A mudroom gets made over

Don't have a front hall closet? Turn your mudroom into a place for that pile of shoes by the door.

Story highlights

  • If you lack a downstairs closet space, make the most out of your mudroom
  • Organize the clutter with specific storage containers
  • Find a home for each pair of shoes so they don't scuff up the walls
Beth Ann Kempf's 200-year-old house has no downstairs closets, so her entry hall has to work overtime. Piles of coats and boots dominated, making it a struggle to get out the door. Real Simple reclaimed the spot to improve the family's overall exit strategy. Here's how.
Meet the Kempfs (and Their Mess)
The Space
The pass-through zone in the New Woodstock, New York, farmhouse was once a laundry room; it was turned into a side entryway about five years ago.
The Parents
Beth Ann is a first-grade teacher. Like most moms, she has made myriad attempts to bring order to her home's busiest area: "I would say, 'These five cubbies are yours -- this bin is his.' But I never got around to labeling anything, so nothing stuck." Andy, an engineer, says of the sneakers, boots, and cleats, "They were everywhere."
The Kids
Katie, 16; David, 14; and Janie, 12, play an array of sports -- and drop their balls, bats, and rackets the minute they step inside the house. Skiing is big for all three kids; in the winter, ski gear ends up piled in the mudroom, when it would be much more at home in the garage.
Found in (and Removed From) the Mudroom
- 1 kite handle (no kite)
- 1 wall-mounted quilt hanger
- 1 bottle of detangling dog shampoo (for a long-since-passed pooch)
- 3 loose bicycle parts (pedal, chain, seat connector)
- 1 bar of mechanic's soap
- 4 dried-up stain sticks
- 1 pair of snowboarding boots (no Kempf has snowboarded in three years)
- 9 empty bottles of all-purpose cleaner
- 1 ski jacket and 1 pair of snow pants that don't fit anyone in the family ("I have absolutely no idea whom they belong to," says Beth Ann)
Before: Good Intentions Gone Awry
A shoe cubby was the right approach in theory, but this unit didn't hold enough, so shoes migrated to the floor. Closed-door cabinets were loaded with cleaning products that should have been in the basement. Random baskets popped up and got filled instantly. The family's hats, scarves, and gloves lived in solid gray bins, so it was impossible to locate anything. As a result, accessories were forgotten about and hands went cold.
After: Cabinets Shed Their Bulky Doors, Cubbies Grow to Meet the Job
Roomy Storage That Fills the Space and Allows for Expansion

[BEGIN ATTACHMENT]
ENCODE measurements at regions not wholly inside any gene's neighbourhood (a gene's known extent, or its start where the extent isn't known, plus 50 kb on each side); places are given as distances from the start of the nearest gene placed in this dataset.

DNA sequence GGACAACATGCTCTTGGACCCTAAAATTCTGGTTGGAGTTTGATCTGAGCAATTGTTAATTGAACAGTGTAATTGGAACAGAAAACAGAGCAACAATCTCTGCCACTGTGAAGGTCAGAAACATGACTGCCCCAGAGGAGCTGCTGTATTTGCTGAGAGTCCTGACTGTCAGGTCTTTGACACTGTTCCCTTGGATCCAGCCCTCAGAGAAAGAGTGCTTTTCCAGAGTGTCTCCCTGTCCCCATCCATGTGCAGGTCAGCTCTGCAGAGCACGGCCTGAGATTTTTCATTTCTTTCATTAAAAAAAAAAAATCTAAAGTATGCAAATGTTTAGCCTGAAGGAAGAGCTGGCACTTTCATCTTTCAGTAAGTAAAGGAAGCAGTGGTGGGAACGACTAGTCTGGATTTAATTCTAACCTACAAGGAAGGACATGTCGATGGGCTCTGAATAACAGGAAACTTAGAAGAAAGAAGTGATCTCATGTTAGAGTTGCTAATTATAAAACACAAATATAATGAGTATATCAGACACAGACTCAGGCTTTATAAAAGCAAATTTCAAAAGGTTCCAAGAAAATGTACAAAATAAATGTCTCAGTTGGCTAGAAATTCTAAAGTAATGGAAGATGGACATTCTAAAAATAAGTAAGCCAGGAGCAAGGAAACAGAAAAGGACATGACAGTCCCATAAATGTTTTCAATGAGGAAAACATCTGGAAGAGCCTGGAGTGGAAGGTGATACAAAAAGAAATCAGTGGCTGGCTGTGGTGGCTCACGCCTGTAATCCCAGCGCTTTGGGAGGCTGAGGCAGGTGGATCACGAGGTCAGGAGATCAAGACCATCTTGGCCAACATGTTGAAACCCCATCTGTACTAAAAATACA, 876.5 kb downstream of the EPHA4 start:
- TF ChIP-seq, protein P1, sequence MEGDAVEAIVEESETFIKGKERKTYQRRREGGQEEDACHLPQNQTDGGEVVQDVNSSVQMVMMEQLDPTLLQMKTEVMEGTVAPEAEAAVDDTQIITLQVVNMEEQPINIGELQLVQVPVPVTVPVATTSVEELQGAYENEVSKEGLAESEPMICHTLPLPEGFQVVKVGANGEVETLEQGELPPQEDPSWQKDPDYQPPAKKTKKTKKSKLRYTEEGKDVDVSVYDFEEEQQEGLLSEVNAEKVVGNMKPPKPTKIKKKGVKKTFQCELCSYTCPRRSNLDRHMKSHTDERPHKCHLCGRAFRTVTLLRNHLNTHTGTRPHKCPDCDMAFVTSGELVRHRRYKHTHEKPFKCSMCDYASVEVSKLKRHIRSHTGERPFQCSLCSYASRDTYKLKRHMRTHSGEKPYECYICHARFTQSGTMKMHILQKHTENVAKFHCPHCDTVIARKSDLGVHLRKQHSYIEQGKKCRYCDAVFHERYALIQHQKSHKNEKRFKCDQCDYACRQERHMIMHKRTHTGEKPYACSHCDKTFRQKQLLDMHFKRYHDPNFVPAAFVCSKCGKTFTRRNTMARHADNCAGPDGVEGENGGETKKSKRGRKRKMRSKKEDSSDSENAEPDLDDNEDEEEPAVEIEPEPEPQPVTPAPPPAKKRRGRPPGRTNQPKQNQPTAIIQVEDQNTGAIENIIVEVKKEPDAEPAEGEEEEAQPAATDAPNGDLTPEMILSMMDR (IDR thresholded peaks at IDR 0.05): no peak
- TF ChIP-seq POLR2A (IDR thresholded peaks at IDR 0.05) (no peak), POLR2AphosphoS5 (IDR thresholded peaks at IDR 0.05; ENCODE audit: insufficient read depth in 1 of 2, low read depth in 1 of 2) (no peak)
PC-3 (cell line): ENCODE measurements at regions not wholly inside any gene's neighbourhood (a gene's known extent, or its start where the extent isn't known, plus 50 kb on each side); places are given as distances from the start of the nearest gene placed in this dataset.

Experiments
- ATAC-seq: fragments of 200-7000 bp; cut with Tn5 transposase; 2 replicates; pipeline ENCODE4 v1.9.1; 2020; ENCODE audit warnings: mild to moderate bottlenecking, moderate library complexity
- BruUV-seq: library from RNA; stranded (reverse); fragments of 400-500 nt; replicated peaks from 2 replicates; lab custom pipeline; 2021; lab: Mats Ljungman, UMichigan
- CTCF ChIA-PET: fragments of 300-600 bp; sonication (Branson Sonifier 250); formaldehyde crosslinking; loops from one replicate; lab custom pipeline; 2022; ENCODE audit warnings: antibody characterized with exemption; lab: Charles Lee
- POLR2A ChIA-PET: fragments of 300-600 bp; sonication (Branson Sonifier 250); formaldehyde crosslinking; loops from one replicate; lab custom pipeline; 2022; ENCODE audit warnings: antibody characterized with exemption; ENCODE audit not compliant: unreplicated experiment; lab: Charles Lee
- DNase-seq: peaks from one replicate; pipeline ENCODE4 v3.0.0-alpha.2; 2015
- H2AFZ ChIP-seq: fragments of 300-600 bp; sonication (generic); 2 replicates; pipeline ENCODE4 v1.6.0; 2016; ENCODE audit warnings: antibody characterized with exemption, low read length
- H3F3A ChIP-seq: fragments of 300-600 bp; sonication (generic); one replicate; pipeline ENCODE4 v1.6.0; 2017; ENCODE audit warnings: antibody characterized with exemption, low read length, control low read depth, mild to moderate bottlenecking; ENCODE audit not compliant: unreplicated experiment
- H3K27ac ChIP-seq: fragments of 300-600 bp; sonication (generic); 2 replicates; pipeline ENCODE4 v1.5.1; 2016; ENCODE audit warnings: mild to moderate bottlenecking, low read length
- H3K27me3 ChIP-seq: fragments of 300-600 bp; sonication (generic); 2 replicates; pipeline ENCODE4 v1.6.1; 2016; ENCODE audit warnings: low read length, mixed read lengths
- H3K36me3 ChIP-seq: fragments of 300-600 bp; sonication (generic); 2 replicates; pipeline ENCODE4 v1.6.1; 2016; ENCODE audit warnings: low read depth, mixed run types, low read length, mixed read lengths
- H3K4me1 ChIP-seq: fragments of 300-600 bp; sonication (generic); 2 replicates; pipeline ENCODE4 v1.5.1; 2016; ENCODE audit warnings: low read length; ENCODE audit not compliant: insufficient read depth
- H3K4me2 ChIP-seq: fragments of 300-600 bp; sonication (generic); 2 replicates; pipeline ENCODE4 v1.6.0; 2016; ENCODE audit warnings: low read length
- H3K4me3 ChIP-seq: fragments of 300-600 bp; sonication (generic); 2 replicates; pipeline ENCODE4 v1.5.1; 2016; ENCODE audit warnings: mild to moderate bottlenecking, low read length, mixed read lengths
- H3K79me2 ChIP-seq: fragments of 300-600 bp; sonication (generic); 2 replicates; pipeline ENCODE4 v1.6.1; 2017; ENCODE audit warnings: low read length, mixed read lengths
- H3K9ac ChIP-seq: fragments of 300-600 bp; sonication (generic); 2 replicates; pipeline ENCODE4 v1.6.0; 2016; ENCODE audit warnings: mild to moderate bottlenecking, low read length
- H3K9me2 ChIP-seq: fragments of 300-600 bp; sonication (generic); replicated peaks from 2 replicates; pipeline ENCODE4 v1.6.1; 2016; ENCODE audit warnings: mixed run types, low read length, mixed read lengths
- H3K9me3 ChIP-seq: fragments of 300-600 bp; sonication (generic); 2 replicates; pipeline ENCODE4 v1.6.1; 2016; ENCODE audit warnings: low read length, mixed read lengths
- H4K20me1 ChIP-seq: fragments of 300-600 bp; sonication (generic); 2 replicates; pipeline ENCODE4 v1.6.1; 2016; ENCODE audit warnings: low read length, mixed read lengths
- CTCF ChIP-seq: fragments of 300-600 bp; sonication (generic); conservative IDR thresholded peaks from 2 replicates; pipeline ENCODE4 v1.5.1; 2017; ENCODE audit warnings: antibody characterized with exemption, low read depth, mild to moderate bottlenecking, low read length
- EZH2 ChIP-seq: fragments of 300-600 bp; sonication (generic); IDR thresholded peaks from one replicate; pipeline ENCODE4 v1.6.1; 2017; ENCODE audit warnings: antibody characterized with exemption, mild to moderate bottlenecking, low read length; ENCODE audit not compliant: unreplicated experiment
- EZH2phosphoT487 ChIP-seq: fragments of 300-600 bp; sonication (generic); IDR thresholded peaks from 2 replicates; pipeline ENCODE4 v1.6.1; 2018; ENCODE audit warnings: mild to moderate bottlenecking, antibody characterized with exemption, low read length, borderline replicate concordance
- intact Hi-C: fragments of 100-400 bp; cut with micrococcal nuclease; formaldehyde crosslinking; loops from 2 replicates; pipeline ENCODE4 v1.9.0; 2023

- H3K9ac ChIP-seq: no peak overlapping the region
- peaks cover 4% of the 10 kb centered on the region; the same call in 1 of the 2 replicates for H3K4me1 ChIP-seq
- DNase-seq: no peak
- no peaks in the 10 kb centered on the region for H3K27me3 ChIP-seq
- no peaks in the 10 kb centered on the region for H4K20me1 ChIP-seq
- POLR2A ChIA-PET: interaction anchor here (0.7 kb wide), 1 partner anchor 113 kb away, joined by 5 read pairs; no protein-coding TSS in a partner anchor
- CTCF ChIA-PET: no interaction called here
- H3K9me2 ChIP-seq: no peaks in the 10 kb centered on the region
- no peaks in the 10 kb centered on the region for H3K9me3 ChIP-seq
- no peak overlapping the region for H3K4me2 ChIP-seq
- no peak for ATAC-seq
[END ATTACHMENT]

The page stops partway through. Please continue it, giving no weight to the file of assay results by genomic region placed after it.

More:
Door-free cabinets provide ideal nooks for bulky ski boots and opaque bins, which hide and unite by category awkwardly shaped contents, like off-season flip-flops, sunscreen, and bug spray. Open shelves can be an invitation for messy stashing; fabric bins that fit snugly (grab the handles to take them down) are more deliberate and discourage dumping. Wide wooden cubbies address a range of challenges. Each person has a labeled chrome bin for rolled-up ski pants (which eat up space when not properly contained), plus assigned locations for hats, gloves, and balls. Pale gray paint on the walls serves as a calm backdrop to this hectic zone.
To buy: Cubeicals fabric drawers in yellow, $7.50 each, closetmaid.com. Fir-wood storage cubbies (two shown), $160 each, plowandhearth.com. Chrome baskets, from $9 each, stacksandstacks.com. Wall paint: Barren Plain 2111-60, from $34 a gallon, benjaminmoore.com.
Before: Pedestrian Mayhem
Since there was no plan for what belonged where, footwear resulted in clutter, scuffed-up walls, and occasionally loss of mates. (Beth Ann had been looking for a match to a Teva for about a year.) Everyone's shoes were mixed together, so the morning rush -- and the hunt for footwear -- were extra insane.
After: Scattered Shoes Get a Smart Filing System
Permanent Residence for Every Pair
In Beth Ann's perfect world, the kids would take their shoes from the entry to their bedrooms each evening. In reality, sneakers and cleats live by the door; easy-access cabinets with drop-down doors house and hide them. Each family member has a cabinet, which keeps the peace. "No one crosses over into another's shoe territory," says Beth Ann. Steel cabinets can be wiped down with all-purpose cleaner. And at six inches deep when closed, they allow pathways to stay clear.
To buy: Three-drawer shoe cabinets, $119 each, containerstore.com.
Every Inch of Wall Space Is Put to Work
Creative Use of Hooks
Bright racks (impossible to miss) remind the kids to put away gear rather than toss or lean it. Tiny items that tend to get lost -- earbuds, goggles -- hang on low hooks. Underneath, wet boots have a place to dry, away from cleaner shoes. Solid shelves prevent drips below.
To buy: Wauli coatracks, $75 each, etsy.com/shop/pmcustom. Ekby Mossby stainless-steel shelves, from $20 each, ikea.com for stores.
Customizing for Height and Aesthetics
The main coatrack hangs about 12 inches below the seven-foot ceiling so that jackets clear the tops of cabinets. Relegating off-season outerwear to the attic and storing fleeces in the bedrooms creates breathing room for day-to-day jackets. Everyone in the family can easily reach the rack -- except Janie, the youngest, who has a pair of low hooks at her level. "I love having my own spot away from everyone else's," says Janie. "Otherwise I'd have to jump to get my coat." The step stool stays off the floor and comes in handy for putting on boots. A piece of art, inspired by the stool's speckled palette, adds polish and brings personality to this all-business area.
To buy: Flip 8 hook in white, $50, umbra.com. Dandelions Unite!, by Sarah Faulkner, $380, sarahfaulkner.com for info. Wauli hooks, $15 each, etsy.com/shop/pmcustom.